The UAE's economic horizons broadened in 2022, and more is in prospect

Next year the country will follow in the footsteps of Dubai Expo, in hosting the climate conference Cop28

A general view of Dubai, UAE. Reuters
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At the 2015 World Government Summit, President Sheikh Mohamed said: “We think and plan for the next 50 years, and for the benefit of next generations, by building a diversified, solid and sustainable economy that does not depend only on traditional resources, and opens promising prospects that contribute to strengthen the foundations and capabilities of the nation.”

Since those words nearly eight years ago, our national aspirations have been continually refined into focused, actionable plans, resulting in new trade and investment records as we chart a new, accelerated economic development path.

But while huge progress has been made, this is a nation that looks at achievements as milestones on a journey of continuous improvement. We are always looking at what comes next. This month, Sheikh Mohammed bin Rashid, Vice President and Ruler of Dubai, launched the government’s new national vision, “We The UAE 2031”, saying that the country will “maintain its position as an economic destination and focus on strengthening the UAE’s economic partnerships with the world and consolidating its development model".

The ambition of the words is matched by the scale of the numbers involved. Over the next nine years, we aim to double the gross national product to Dh3 trillion ($810 billion), raise the value of non-oil foreign trade to Dh4 trillion, raise non-oil exports to Dh800 billion and increase the tourism sector’s contribution to GDP to Dh450 billion.

We are confident we can get there. The total value of the UAE’s non-oil trade between January and September this year reached Dh1.6 trillion, a near-20 per cent rise from the same period in 2021. Exports are climbing as a percentage of total trade, and the third quarter non-oil trade broke previous records, topping Dh580 billion. The UAE’s foreign trade agenda is delivering unprecedented results – and it encourages us to stretch for more.

Our status as a major trade hub is at the heart of our economic ambition. In 2022, we signed our first Comprehensive Economic Partnership Agreement (Cepa) with India, the world’s fastest-growing economy, and soon to be the world’s third largest, which has helped propel bilateral trade to $38.6 billion in the first nine months of 2022 – almost exactly double the figure recorded in the same period of 2020.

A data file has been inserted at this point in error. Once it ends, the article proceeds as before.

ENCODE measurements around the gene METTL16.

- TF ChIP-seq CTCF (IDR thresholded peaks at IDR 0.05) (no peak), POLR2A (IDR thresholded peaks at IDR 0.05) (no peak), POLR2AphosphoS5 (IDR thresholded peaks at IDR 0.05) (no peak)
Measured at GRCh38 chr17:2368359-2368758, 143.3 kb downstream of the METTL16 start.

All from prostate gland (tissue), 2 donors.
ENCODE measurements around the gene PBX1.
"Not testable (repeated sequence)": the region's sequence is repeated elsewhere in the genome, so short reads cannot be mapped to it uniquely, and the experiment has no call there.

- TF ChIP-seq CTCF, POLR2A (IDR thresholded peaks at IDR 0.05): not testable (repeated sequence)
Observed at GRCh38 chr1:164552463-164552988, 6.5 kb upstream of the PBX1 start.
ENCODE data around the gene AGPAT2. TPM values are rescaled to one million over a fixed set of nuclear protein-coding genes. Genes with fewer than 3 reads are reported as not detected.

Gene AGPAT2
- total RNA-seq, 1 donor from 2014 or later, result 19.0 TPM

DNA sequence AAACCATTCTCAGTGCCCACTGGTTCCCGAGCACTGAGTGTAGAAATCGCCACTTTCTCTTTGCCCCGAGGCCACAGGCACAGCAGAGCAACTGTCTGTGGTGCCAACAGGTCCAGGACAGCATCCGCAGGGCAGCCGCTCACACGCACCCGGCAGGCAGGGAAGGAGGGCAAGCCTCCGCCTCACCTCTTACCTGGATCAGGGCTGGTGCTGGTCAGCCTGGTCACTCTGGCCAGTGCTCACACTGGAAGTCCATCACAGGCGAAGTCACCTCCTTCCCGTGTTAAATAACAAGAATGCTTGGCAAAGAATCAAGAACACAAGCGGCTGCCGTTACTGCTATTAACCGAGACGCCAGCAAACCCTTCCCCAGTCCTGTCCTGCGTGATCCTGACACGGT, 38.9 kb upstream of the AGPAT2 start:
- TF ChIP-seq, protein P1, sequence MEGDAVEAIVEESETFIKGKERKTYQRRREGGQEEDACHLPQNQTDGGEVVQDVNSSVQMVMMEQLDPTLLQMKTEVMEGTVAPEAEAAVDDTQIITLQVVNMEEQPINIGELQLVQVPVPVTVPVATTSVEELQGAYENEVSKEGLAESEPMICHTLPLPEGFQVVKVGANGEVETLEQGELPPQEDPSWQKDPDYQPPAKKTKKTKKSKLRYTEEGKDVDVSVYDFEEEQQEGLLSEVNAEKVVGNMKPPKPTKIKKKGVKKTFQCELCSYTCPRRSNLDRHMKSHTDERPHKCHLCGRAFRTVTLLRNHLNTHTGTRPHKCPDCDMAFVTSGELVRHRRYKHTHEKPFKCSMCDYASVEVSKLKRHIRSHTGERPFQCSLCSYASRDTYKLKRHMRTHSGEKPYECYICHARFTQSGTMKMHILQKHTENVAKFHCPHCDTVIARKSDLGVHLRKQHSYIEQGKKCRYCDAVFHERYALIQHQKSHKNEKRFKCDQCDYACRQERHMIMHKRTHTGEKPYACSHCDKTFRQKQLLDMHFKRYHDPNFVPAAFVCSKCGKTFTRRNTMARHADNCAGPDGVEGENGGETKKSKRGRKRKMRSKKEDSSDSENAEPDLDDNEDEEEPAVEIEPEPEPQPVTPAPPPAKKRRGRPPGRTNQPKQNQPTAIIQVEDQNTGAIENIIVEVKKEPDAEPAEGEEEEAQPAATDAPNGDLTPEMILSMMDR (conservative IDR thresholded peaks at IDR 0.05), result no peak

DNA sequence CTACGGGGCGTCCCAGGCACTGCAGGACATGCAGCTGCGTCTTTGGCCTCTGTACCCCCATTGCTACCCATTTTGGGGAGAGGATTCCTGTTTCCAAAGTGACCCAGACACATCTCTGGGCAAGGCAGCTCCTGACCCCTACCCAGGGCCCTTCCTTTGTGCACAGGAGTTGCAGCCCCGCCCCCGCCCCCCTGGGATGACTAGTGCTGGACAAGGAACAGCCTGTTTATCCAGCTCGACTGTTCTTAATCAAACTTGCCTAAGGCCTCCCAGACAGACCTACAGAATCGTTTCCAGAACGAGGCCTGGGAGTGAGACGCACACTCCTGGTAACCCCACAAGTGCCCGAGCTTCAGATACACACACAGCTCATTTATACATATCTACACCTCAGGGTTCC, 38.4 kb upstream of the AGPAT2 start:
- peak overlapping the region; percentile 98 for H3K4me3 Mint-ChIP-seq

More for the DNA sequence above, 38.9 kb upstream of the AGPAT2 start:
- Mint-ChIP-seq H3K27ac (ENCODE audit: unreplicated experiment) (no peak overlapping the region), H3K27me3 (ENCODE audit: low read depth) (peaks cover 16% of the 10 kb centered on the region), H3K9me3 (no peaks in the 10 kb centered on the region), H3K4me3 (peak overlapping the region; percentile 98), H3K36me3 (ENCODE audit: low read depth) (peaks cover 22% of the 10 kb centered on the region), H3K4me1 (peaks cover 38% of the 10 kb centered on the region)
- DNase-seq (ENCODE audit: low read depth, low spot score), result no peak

We have also concluded Cepas with Indonesia, the world’s seventh-largest economy in terms of GDP, and Israel, the “start-up nation” that is home to a dynamic advanced technology ecosystem.

Advanced negotiations are under way with a number of other fast-growth economies, too, which will significantly affect trade volumes, exports and GDP.

We continue to pursue Cepas with nations in Africa, Asia, Europe and South America and position ourselves as a driver of a newly invigorated Global South, and a fulcrum between East and West. We are a global market – and the gateway to the world’s fastest-growing economies.

Importantly, this activity is helping to attract new investments, new businesses, and new talent to the UAE.

According to the Institute of International Finance, the UAE will attract $22 billion in Foreign Direct Investment inflows by the end of 2022, the highest in the Mena region.

Not only are we leading in FDI attraction, we are also redefining it. In July 2022, the Ministry of Economy launched the initiative NextGenFDI, designed to attract leading advanced technology and Web3 companies to the UAE – and facilitate the development of a world-class digital ecosystem. In just a few months, NextGenFDI has welcomed pioneers in robotics, food technology, cloud computing, blockchain and fintech to the UAE, with dozens more 4IR companies from across the world actively signing up. This approach is more focused on technology transfer and driving long-term value creation than just attracting short-term capital inflows.

Throughout 2022, we have turned policy into results. The extent of our success is reflected in the latest UAE Central Bank forecast, which projects that the UAE’s GDP growth in 2022 will be 7.6 per cent – the highest in over a decade. With the International Monetary Fund predicting global growth slowing from 3.2 per cent in 2022 to 2.7 per cent in 2023, the UAE is now one of the centres of global growth.

We are also an international meeting point. In 2023, we aim to follow Dubai’s Expo success by hosting the international climate conference Cop28, which will be succeeded by the 13th Ministerial Conference of the World Trade Organisation in early 2024, when the leadership of the WTO’s 164 member states will gather in Abu Dhabi to shape the future of trade.

Momentum is on our side. As we approach 2023, and set our sights on the goals of “We The UAE 2031”, we can say with confidence: no matter the scale of the ambition, the UAE is already well on the way to achieving it.

Published: December 26, 2022, 4:00 AM
Updated: December 27, 2022, 5:44 AM